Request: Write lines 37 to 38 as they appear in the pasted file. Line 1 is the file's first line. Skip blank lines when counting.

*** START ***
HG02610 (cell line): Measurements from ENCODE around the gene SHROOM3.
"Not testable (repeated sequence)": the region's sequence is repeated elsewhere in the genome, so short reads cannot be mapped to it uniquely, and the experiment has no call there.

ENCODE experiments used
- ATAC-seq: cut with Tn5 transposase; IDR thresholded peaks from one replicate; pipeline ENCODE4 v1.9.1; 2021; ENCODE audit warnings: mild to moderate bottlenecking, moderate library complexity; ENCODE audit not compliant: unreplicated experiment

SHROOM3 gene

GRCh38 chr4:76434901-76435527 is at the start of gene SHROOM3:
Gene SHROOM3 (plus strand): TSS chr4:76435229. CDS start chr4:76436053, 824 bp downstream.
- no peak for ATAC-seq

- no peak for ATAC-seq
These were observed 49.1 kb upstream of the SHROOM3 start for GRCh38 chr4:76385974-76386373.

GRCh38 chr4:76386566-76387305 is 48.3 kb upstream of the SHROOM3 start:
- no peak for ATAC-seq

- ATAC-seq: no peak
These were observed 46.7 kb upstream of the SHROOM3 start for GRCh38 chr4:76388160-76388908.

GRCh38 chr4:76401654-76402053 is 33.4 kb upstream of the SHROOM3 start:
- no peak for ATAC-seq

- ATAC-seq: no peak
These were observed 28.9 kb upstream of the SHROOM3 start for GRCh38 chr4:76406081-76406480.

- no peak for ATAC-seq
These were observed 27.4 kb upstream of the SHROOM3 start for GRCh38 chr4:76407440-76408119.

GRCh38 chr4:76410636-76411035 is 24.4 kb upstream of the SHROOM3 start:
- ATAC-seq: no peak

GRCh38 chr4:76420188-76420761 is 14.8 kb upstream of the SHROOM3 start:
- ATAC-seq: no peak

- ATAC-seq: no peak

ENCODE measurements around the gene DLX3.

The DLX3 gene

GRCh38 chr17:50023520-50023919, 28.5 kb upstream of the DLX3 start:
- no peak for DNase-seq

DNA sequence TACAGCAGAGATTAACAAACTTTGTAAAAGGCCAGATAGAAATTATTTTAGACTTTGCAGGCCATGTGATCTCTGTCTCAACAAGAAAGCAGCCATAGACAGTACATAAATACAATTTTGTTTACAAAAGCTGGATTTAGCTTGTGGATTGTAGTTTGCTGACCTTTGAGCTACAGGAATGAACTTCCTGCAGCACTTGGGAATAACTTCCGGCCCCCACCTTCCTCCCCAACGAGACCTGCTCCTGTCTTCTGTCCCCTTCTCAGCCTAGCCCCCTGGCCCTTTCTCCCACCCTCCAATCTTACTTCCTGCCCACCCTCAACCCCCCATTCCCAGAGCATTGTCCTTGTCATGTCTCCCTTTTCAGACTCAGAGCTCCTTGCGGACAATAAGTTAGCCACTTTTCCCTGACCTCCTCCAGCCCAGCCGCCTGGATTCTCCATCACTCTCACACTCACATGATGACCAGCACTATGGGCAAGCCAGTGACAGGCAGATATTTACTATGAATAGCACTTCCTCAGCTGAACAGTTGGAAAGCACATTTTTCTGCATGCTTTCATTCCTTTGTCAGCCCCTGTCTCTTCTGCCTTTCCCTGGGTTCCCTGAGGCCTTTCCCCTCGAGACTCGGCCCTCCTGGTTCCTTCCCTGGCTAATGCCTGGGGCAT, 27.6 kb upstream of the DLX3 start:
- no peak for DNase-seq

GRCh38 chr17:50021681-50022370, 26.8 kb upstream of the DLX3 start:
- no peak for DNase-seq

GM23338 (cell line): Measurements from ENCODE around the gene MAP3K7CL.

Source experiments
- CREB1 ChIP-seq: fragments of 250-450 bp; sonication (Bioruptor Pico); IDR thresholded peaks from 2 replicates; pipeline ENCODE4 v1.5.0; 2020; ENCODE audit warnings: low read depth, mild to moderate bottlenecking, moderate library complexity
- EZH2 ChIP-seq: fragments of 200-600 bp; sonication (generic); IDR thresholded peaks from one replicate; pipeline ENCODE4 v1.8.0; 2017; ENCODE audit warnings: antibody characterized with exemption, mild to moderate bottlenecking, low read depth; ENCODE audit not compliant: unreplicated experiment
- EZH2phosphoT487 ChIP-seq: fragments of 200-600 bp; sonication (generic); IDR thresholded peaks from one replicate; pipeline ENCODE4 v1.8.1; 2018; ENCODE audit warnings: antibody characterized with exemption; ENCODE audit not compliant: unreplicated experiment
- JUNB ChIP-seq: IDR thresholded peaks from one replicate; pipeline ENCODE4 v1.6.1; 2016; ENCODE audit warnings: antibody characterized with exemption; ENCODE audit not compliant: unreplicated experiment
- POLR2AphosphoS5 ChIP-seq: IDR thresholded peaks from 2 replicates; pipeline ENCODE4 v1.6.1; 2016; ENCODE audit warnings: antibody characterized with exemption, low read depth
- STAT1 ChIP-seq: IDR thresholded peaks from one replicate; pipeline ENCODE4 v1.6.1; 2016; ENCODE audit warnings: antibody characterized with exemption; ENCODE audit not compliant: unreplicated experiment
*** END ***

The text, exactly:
- EZH2 ChIP-seq: fragments of 200-600 bp; sonication (generic); IDR thresholded peaks from one replicate; pipeline ENCODE4 v1.8.0; 2017; ENCODE audit warnings: antibody characterized with exemption, mild to moderate bottlenecking, low read depth; ENCODE audit not compliant: unreplicated experiment
- EZH2phosphoT487 ChIP-seq: fragments of 200-600 bp; sonication (generic); IDR thresholded peaks from one replicate; pipeline ENCODE4 v1.8.1; 2018; ENCODE audit warnings: antibody characterized with exemption; ENCODE audit not compliant: unreplicated experiment